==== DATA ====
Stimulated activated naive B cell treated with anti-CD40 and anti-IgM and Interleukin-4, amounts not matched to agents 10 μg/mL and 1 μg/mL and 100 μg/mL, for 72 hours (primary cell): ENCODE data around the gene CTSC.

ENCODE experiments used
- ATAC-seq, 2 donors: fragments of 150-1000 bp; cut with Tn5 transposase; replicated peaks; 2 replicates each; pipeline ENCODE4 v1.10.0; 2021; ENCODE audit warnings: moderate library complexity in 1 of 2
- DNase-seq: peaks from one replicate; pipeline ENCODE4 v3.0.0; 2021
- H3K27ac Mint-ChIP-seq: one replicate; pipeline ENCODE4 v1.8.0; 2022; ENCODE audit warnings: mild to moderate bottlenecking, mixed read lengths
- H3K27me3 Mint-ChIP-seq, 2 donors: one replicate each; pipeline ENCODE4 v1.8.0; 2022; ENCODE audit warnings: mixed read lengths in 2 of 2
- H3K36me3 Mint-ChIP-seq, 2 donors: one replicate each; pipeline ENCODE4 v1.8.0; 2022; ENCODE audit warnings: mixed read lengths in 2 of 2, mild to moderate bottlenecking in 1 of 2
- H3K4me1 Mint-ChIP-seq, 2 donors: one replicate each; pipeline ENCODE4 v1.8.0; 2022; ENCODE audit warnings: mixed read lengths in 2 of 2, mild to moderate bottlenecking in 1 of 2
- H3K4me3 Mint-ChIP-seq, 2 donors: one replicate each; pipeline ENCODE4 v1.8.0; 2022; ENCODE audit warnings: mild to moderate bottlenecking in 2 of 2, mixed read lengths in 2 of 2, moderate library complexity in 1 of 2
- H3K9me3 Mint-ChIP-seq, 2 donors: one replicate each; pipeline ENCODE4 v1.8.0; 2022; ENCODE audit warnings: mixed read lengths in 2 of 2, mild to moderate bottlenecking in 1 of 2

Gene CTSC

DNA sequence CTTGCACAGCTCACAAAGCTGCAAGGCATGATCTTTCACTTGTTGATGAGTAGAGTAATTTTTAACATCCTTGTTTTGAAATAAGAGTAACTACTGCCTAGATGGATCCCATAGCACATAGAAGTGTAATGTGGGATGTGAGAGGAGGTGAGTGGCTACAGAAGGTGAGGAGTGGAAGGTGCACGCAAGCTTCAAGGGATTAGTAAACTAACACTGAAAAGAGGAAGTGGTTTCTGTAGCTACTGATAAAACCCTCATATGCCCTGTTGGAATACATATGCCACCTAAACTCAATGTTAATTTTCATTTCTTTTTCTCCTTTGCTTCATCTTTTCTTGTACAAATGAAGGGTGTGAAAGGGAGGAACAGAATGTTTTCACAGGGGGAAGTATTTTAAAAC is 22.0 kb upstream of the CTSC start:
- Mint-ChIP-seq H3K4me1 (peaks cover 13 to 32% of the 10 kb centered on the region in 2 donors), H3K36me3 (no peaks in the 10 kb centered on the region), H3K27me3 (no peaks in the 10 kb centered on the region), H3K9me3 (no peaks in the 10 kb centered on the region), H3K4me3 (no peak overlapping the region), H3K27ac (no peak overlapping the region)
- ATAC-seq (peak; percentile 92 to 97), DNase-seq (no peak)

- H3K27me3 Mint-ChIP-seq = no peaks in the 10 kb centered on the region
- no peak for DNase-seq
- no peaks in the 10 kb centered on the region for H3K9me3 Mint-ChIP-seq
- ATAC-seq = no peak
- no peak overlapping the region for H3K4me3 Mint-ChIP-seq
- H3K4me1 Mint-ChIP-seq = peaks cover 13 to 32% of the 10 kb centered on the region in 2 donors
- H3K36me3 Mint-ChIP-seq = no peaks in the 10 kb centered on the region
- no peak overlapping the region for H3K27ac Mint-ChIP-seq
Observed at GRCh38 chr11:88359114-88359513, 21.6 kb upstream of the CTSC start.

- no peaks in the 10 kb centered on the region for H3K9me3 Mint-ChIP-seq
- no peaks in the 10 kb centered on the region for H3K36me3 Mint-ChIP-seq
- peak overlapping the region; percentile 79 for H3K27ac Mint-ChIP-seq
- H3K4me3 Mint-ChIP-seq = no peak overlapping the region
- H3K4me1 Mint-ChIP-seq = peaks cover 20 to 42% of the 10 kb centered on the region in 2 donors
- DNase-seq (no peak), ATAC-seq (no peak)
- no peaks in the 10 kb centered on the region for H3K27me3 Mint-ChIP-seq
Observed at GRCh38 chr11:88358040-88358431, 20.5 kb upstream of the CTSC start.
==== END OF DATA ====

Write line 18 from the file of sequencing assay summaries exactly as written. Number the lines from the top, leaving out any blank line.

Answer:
- ATAC-seq = no peak